The definition of catheter-associated urinary tract infections (CAUTI) according to the CDC is a UTI where an indwelling urinary catheter was in place for more than two calendar days on the date of event (day 1 being the day of device placement).
2. Burden of disease.
Catheter-associated urinary tract infections (CAUTI) are the most prevalent health-care associated infections (HAIs) accounting for one third (27%) of HAIs in developed countries according to the ECDCs annual report from 2008. The attributable mortality of CAUTI is low but the high frequency of catheter use in health care settings resulting in CAUTI, means that the burden of CAUTI is substantial with regard to prolonged hospital stays and increased antibiotic use. According to European studies, 15-25% of hospitalised patients and 5% of patients in elderly homes have a urinary catheter. More studies estimate that 41-58% of catheters in place are probably unnecessary. The risk for CAUTI increases by 5% for each day with a catheter. The annual costs for CAUTI accounts for £ 99 million every year (£ 1968 per episode) in the United Kingdom. A strong leadership and a systematic approach engaging all healthcare staff are crucial in order to achieve maximum effect.
3. How to prevent-specific requirements.
In addition to standard measures for the prevention of health-care associated infections (HAIs) described elsewhere up to 70% of CAUTI can be prevented by following evidence-based guidelines focusing on the catheter use . A bundling strategy using selected evidence based activities undertaken simultaneously, can reduce significantly the incidence of CAUTI as well as the use of urinary tract catheter-days. Such bundled actions should focus on five clearly defined activities [2-4]:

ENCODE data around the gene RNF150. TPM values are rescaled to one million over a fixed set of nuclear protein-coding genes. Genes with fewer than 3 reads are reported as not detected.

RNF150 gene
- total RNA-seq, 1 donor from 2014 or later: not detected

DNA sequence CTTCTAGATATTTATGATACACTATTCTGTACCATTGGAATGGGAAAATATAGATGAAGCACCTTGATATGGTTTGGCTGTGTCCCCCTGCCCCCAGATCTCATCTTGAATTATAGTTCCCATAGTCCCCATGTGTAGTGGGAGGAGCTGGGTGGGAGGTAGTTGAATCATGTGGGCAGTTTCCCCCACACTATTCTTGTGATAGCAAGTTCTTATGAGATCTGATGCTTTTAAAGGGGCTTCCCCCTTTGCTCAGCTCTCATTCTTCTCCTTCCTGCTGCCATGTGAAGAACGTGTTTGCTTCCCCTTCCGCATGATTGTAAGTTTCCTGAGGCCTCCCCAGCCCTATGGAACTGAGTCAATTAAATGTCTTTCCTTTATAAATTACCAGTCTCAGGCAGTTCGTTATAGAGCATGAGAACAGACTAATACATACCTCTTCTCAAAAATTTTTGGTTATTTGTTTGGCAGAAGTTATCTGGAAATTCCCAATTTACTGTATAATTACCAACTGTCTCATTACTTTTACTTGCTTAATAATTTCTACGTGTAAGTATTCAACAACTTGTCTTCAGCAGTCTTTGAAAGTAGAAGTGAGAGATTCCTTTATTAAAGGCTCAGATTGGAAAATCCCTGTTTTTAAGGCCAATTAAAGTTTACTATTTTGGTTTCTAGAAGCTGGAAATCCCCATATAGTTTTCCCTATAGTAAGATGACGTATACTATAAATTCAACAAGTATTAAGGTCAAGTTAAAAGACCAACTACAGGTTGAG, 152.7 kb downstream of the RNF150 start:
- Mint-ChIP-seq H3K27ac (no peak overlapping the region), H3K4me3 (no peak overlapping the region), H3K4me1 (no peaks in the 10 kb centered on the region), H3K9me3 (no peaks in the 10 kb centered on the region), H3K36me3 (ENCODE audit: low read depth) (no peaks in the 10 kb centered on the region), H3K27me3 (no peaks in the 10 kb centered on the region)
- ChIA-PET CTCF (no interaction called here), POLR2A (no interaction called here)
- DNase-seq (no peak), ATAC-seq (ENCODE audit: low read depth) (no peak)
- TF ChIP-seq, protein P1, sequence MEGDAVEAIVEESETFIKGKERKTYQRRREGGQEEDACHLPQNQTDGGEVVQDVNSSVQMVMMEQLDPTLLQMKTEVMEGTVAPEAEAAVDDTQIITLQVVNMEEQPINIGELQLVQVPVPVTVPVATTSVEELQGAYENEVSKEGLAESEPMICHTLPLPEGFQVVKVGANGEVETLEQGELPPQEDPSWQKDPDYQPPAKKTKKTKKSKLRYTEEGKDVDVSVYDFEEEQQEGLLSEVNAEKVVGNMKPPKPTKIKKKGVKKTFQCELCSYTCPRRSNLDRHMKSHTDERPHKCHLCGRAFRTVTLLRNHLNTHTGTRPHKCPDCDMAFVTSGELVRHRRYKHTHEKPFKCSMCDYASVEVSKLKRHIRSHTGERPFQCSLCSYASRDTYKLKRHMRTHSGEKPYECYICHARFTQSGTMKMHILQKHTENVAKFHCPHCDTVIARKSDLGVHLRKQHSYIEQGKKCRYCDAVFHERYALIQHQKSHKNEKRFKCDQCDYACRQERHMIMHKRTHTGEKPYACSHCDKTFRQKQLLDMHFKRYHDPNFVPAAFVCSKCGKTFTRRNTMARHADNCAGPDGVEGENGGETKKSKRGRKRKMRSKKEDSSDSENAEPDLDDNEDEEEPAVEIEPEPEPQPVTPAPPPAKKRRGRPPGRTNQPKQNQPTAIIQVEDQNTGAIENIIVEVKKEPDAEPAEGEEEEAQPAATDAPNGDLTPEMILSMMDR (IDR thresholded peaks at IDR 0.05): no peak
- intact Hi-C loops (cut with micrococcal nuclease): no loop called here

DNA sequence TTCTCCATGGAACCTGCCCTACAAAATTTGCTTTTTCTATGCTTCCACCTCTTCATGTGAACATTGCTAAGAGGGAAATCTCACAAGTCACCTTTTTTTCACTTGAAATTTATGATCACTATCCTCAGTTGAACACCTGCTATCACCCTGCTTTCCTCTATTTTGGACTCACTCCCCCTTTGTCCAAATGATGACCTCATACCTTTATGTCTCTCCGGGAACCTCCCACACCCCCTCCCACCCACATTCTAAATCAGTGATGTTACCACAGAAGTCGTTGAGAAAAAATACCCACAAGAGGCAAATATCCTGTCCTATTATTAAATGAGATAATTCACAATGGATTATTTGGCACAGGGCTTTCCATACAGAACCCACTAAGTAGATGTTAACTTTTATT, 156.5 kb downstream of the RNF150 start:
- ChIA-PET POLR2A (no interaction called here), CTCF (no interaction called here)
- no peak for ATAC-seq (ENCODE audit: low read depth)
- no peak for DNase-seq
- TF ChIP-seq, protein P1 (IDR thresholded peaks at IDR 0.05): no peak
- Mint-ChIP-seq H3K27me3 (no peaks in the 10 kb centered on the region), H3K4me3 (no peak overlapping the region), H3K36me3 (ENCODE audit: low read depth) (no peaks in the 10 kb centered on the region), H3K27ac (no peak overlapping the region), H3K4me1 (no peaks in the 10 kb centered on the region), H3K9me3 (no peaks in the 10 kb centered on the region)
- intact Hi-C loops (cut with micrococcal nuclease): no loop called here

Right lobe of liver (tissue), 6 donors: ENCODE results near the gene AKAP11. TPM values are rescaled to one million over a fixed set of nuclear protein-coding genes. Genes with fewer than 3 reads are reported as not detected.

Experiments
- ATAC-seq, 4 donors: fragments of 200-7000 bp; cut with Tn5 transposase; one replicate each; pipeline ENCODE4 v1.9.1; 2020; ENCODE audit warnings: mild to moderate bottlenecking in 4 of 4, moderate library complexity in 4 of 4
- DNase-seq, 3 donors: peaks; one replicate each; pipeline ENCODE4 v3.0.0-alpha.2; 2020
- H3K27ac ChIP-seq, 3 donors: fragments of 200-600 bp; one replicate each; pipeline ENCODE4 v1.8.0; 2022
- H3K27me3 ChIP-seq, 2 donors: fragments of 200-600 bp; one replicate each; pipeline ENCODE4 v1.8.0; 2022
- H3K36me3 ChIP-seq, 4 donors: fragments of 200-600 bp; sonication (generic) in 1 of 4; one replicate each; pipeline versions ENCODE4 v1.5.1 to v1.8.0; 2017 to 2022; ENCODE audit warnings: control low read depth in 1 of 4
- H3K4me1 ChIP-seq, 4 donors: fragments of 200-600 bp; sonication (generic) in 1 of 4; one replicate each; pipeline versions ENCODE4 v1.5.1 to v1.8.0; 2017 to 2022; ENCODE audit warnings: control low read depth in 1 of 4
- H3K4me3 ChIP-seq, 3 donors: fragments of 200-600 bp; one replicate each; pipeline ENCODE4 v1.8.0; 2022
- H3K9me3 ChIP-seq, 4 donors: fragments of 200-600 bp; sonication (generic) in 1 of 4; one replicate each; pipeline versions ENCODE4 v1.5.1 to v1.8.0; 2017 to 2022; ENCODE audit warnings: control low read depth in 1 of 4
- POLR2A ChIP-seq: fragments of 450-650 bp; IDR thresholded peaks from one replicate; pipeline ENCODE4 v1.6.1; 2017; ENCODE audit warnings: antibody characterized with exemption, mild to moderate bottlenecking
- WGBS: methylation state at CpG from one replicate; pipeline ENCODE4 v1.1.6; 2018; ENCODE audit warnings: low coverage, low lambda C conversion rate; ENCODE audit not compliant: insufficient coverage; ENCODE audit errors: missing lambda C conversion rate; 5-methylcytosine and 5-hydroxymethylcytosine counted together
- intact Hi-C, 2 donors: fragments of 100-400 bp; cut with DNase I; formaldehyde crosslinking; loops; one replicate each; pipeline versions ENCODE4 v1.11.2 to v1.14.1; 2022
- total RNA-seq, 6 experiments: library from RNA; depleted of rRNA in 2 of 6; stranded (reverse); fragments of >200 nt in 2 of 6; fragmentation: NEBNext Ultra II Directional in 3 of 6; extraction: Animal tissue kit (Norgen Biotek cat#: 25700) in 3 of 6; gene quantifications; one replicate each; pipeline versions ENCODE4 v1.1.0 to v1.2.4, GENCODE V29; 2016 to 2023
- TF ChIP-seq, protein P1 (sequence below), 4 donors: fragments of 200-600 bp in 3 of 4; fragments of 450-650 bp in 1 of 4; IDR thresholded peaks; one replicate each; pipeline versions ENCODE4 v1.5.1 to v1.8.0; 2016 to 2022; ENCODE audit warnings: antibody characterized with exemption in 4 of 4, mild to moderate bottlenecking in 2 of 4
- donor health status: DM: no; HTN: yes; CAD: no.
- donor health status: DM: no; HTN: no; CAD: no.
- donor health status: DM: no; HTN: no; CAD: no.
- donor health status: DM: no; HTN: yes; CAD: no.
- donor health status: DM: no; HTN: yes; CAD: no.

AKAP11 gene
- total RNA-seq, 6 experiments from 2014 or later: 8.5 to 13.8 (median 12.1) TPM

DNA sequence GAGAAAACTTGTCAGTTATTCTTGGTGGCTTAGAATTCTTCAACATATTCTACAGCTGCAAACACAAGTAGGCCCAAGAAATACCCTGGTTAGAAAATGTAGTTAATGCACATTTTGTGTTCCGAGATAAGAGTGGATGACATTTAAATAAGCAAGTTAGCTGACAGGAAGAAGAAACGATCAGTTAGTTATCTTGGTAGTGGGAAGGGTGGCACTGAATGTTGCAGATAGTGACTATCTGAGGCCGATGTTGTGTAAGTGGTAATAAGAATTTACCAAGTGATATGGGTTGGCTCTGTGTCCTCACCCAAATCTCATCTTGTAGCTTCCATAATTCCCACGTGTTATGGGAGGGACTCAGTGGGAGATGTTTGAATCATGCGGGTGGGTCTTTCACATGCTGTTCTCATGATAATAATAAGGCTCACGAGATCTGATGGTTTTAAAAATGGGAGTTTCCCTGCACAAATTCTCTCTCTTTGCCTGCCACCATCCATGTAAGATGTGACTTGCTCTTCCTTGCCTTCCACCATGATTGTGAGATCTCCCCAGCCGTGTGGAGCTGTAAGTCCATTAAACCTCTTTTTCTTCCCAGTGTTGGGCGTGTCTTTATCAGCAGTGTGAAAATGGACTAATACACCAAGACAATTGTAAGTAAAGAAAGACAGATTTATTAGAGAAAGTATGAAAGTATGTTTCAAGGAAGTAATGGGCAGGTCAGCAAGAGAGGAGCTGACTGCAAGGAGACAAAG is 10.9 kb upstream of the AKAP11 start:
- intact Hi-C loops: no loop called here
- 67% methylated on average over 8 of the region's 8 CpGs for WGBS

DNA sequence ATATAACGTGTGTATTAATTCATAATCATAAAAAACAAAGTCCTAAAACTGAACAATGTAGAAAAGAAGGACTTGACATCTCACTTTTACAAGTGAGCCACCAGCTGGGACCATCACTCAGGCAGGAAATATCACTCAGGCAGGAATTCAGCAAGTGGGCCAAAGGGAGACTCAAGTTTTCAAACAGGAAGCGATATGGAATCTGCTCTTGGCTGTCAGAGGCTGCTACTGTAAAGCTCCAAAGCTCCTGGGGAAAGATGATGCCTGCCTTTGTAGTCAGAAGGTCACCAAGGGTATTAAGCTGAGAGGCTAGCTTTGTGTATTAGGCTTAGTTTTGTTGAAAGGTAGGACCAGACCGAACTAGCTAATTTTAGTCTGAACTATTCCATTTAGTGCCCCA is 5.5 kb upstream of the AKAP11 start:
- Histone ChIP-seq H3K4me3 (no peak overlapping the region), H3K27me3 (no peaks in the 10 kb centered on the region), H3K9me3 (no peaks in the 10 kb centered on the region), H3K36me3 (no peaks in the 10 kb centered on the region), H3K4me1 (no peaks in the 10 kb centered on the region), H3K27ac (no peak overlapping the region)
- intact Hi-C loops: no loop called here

3.1 Avoid unnecessary urinary catheterisation.
Minimize urinary catheter use and consider alternatives, for example suprapubic catheters, intermittent catheterisation, external condom catheters for males and diapers. Avoid bladder distension. Use portable bedside ultrasound device to assess urine volume. Make the indication for the urinary catheters clear among doctors and nurses. Urinary catheterisation is indicated in the following cases:
Clearly document the clinical indication for the urinary catheter, the time and date of insertion, the expected duration, the type of catheter and drainage system. Also note the planned date of removal of the catheter and the reasons for keeping the catheter.
3.2 Selection of catheter-material and size.
Use as small a catheter as possible ensuring proper drainage, to minimize trauma and risk of infection.
3.3 Aseptic insertion techniques.
3.4 Aseptic maintenance routines.
3.5 Daily review of urinary-catheter.
Originally contributed by Birgitta Lytsy (Department of clinical microbiology and infection control, Uppsala University Hospital, Sweden)